In a move that could strain Washington’s relationship with Kyrgyzstan, a key Central Asian ally, the Pentagon opted November 3 to award a new fuel-supply contract to a company that is already at the center of a US congressional probe.
The Defense Logistics Agency (DLA) gave Mina Corp “a maximum $315,180,960 fixed price with economic price adjustment, requirements-type contract for jet fuel” at the Manas Transit Center. Mina Corp beat out eight other bidders, according to the DLA award. “The date of performance completion is Nov. 2, 2011,” the Pentagon announcement stated.
The Manas base near Bishkek is a key logistical hub for the US-led war in Afghanistan. Gibraltar-registered Mina Corp, an affiliate of the previous contract holder, Red Star, has supplied TS-1 jet fuel to Manas since 2007.
Representatives of Mina Corp did not have any immediate comment about the Pentagon’s contract decision.
In July 2009, Mina Corp secured a three-year supply contract worth up to $730.9 million. But following the April collapse of former president Kurmanbek Bakiyev’s administration, coupled with the launch of the congressional probe in Manas contracting practices, the DLA chose not to exercise an annual option with Mina Corp. On June 9, 2010, a new tender for the supply of jet fuel was opened. Mina Corp, however, has continued to supply fuel the base on a month-to-month basis.
It was not immediately clear how Kyrgyz officials in Bishkek will react to Mina Corp’s win. Sources told EurasiaNet.org that Pentagon officials were prepared for the award to be “misinterpreted” and “unpopular.” But a DC insider warned the Pentagon has underestimated the extent of Kyrgyz antipathy towards Mina Corp.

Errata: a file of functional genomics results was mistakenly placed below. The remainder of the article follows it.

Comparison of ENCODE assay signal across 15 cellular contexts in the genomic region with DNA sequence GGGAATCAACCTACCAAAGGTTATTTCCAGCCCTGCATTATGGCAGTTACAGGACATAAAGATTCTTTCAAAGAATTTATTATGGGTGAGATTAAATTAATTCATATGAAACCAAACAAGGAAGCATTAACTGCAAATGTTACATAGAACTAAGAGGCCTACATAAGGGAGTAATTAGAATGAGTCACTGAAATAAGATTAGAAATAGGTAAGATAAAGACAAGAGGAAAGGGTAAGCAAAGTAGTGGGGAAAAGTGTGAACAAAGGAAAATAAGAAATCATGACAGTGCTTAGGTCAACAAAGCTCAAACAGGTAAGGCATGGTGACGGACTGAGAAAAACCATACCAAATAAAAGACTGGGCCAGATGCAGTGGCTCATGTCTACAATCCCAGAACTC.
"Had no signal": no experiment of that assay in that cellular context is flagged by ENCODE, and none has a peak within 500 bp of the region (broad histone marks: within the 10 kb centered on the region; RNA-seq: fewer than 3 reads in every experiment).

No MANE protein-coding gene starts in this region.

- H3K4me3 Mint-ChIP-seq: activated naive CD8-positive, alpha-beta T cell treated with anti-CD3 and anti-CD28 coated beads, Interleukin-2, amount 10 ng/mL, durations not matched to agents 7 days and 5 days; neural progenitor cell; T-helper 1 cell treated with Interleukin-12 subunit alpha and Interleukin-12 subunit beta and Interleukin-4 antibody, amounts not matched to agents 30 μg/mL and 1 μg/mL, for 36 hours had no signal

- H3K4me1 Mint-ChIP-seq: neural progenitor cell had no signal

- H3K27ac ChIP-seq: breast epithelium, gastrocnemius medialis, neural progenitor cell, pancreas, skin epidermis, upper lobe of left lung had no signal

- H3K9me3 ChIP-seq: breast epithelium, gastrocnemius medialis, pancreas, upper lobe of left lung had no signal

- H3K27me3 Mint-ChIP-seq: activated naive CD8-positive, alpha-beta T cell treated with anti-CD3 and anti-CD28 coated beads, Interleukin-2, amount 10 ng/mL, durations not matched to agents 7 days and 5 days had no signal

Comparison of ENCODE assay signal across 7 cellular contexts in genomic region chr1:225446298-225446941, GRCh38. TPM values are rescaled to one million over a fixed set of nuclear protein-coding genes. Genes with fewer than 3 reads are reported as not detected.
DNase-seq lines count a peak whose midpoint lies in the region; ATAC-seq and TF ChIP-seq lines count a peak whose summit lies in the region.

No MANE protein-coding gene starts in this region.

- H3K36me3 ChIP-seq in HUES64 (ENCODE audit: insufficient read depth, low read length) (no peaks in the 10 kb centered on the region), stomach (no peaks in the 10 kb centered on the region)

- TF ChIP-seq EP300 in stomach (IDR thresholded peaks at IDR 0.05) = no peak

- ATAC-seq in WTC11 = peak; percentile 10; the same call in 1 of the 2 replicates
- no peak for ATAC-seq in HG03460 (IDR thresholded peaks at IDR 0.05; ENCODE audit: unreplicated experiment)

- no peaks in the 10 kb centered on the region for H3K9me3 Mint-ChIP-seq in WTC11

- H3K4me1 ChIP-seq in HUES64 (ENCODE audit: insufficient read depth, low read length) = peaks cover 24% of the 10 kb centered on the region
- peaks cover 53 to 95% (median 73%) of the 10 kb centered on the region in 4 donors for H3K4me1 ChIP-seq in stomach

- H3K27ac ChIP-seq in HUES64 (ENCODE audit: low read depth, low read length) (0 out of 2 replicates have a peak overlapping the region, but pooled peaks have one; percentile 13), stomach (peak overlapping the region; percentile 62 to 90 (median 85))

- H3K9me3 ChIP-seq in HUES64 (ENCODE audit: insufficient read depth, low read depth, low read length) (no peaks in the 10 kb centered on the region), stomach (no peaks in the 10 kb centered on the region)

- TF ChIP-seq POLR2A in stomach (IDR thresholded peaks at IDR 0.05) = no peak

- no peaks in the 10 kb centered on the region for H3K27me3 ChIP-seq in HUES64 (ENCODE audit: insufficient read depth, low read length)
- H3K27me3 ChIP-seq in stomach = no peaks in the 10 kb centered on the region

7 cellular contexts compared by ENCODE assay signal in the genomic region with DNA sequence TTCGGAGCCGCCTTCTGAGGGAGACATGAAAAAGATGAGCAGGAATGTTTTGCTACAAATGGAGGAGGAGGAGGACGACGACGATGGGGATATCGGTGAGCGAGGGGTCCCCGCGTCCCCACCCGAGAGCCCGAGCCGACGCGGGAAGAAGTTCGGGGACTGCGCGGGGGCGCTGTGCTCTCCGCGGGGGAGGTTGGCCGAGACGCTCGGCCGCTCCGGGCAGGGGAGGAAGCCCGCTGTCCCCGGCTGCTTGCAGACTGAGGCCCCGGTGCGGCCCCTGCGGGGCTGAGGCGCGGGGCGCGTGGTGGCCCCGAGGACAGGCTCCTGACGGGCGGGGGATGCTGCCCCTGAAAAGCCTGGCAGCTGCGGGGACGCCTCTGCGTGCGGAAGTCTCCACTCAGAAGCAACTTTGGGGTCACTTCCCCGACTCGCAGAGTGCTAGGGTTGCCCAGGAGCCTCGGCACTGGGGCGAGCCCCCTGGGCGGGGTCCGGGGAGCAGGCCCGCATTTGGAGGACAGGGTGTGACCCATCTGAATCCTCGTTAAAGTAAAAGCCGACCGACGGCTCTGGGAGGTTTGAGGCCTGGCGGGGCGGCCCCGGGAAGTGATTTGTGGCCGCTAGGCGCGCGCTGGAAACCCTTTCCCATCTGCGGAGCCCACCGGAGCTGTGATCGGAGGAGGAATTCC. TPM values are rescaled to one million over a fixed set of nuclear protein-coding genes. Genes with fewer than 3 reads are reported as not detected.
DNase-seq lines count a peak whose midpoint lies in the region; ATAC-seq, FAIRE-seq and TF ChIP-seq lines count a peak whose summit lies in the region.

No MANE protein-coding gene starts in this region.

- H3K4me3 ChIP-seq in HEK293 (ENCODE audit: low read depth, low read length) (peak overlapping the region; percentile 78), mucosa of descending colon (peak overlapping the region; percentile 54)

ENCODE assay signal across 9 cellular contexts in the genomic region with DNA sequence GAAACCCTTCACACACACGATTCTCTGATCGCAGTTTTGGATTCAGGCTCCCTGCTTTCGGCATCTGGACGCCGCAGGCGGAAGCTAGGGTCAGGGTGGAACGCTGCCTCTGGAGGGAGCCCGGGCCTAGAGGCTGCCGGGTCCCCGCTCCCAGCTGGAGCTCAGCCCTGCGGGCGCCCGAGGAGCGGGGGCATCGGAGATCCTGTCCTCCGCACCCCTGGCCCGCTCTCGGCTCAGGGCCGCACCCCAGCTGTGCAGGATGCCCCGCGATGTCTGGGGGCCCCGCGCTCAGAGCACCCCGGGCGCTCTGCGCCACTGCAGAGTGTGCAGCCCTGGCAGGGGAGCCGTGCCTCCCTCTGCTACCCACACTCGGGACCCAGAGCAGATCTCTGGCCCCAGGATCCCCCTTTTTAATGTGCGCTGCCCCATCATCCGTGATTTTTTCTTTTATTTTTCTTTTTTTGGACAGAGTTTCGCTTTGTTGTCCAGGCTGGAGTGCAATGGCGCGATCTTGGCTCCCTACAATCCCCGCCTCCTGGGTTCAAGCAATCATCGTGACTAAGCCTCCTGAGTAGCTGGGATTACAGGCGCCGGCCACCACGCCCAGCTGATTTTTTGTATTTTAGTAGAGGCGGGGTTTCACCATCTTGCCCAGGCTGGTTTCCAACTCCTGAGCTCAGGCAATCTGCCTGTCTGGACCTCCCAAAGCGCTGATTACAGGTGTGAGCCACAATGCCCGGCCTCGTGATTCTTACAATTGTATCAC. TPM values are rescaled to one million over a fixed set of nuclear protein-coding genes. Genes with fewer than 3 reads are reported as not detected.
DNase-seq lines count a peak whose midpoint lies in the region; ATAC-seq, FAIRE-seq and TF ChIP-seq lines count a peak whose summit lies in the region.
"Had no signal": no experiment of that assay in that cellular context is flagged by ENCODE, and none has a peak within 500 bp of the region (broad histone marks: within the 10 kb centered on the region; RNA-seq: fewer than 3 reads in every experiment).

“The question is whether Kyrgyzstan is prepared to allow [Mina Corp] to operate on its territory. I suspect the answer will be a simple ‘No,’” he said.
Some powerful Kyrgyz politicians, including the Social Democratic Party chairman, Almazbek Atambayev, and the Respublika Party leader, Omurbek Babanov, are noted opponents of Mina Corp’s fuel supply role. Both Atambayev and Bananov may soon occupy influential positions in the Kyrgyz cabinet, depending on the outcome of coalition talks in Bishkek.
Interim President Roza Otunbayeva has publicly denounced Mina Corp, and is on record as wanting a significant change in fuel-supply arrangements at Manas. Otunbayeva reportedly lobbied US President Barack Obama to authorize a new fuel-supply arrangement at the base, one involving a joint Kyrgyz-Russian entity.
On September 24, the DLA’s fuel tender was amended to give the Pentagon agency the ability to grant “by other means” 20 percent of the supply contract to a state-owned Kyrgyz enterprise in partnership with Russia’s GazpromNeft, beginning in February 2011.
The Kyrgyz-Russian entity’s supply share could rise to 50 percent by July 2011, the amendment added.
By. Deirdre Tynan
Originally published by EurasiaNet.org